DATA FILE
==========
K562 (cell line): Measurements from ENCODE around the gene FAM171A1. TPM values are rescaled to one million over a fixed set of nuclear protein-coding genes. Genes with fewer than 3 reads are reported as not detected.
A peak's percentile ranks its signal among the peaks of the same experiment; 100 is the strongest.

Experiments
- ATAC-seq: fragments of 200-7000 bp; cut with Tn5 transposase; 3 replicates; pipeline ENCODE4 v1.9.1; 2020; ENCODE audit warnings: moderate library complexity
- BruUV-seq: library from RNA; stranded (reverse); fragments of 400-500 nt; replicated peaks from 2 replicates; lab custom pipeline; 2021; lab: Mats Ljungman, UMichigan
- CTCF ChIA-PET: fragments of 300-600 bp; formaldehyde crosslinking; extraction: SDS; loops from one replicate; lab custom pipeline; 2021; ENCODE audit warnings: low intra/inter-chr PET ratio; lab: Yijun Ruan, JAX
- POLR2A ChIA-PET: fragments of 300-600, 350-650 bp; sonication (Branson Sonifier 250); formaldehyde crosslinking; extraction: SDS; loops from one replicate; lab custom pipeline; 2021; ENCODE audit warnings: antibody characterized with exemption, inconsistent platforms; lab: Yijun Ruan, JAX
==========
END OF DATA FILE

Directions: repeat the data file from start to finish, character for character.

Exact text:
K562 (cell line): Measurements from ENCODE around the gene FAM171A1. TPM values are rescaled to one million over a fixed set of nuclear protein-coding genes. Genes with fewer than 3 reads are reported as not detected.
A peak's percentile ranks its signal among the peaks of the same experiment; 100 is the strongest.

Experiments
- ATAC-seq: fragments of 200-7000 bp; cut with Tn5 transposase; 3 replicates; pipeline ENCODE4 v1.9.1; 2020; ENCODE audit warnings: moderate library complexity
- BruUV-seq: library from RNA; stranded (reverse); fragments of 400-500 nt; replicated peaks from 2 replicates; lab custom pipeline; 2021; lab: Mats Ljungman, UMichigan
- CTCF ChIA-PET: fragments of 300-600 bp; formaldehyde crosslinking; extraction: SDS; loops from one replicate; lab custom pipeline; 2021; ENCODE audit warnings: low intra/inter-chr PET ratio; lab: Yijun Ruan, JAX
- POLR2A ChIA-PET: fragments of 300-600, 350-650 bp; sonication (Branson Sonifier 250); formaldehyde crosslinking; extraction: SDS; loops from one replicate; lab custom pipeline; 2021; ENCODE audit warnings: antibody characterized with exemption, inconsistent platforms; lab: Yijun Ruan, JAX